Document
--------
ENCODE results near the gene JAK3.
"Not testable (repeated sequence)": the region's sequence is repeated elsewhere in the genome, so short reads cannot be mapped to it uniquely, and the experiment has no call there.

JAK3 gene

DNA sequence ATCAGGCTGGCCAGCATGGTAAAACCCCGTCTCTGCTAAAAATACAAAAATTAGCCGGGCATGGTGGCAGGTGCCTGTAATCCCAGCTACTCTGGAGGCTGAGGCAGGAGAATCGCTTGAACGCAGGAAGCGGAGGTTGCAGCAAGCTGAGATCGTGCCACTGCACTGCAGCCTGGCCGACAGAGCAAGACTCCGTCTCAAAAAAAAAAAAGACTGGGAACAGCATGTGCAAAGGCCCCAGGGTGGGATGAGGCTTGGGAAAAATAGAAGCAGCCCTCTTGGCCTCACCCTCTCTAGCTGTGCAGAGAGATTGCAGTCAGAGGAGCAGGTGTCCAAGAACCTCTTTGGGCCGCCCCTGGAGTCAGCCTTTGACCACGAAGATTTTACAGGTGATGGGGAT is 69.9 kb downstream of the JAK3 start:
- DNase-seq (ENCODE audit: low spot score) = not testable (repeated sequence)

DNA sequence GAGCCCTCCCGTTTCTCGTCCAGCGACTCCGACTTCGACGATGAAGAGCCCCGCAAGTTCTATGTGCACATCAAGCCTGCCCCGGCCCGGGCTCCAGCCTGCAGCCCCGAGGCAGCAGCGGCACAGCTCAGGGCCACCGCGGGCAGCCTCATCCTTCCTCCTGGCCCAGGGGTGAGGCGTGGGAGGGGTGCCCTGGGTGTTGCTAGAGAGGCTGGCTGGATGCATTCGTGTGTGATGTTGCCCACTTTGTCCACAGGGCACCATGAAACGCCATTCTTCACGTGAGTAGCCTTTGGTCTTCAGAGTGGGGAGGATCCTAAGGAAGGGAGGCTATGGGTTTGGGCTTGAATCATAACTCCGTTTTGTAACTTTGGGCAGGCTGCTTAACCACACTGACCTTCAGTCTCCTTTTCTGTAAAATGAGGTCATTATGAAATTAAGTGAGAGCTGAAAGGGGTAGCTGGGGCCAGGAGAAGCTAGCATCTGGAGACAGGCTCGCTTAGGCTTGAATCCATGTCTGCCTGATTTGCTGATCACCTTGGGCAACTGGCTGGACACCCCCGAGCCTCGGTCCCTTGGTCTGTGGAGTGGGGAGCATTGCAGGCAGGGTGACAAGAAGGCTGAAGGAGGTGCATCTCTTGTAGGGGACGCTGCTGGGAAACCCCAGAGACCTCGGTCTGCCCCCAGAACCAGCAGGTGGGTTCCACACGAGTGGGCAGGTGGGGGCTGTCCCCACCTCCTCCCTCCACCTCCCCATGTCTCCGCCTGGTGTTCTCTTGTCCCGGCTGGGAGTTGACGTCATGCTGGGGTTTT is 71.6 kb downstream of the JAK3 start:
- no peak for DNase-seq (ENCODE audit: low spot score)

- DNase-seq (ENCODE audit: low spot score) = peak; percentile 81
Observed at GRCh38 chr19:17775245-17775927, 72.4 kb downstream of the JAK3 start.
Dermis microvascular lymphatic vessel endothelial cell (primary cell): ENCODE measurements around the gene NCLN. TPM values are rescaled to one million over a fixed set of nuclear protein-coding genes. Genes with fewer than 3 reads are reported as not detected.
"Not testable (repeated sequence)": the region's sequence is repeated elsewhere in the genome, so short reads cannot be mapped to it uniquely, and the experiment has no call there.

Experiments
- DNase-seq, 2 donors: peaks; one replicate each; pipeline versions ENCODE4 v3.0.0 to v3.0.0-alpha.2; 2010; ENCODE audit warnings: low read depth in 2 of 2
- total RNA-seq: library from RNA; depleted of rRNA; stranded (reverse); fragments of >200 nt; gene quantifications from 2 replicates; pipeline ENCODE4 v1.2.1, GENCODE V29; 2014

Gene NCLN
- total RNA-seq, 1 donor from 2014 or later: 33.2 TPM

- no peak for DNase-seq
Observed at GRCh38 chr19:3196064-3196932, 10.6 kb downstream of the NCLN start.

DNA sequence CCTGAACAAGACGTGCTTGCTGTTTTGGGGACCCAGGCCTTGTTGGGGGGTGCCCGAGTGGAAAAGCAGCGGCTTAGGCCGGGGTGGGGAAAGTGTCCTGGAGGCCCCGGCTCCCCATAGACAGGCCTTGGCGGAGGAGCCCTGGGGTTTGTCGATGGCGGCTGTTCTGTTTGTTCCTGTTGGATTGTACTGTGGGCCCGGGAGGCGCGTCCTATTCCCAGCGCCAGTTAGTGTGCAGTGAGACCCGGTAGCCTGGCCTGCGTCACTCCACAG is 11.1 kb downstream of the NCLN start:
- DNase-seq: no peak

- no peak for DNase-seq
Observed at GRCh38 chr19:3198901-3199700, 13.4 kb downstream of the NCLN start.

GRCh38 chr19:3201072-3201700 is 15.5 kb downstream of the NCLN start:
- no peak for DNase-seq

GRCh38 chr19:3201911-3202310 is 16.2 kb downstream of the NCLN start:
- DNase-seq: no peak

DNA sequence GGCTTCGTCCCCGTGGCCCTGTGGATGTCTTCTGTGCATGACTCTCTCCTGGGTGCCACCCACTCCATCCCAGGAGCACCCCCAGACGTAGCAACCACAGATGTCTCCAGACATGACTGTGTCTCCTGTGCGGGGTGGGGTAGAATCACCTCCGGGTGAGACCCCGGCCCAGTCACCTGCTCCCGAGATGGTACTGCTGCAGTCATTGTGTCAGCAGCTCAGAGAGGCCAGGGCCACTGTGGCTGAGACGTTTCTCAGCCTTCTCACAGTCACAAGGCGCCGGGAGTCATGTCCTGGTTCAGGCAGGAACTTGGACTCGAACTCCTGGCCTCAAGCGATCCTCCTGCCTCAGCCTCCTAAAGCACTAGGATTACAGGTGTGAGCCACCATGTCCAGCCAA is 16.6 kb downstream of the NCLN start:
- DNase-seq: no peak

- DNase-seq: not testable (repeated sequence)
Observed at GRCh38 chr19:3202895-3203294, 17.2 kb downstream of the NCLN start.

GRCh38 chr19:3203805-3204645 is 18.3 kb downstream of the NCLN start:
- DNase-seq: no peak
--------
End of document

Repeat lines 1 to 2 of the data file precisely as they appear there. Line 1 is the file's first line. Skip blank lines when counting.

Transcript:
ENCODE results near the gene JAK3.
"Not testable (repeated sequence)": the region's sequence is repeated elsewhere in the genome, so short reads cannot be mapped to it uniquely, and the experiment has no call there.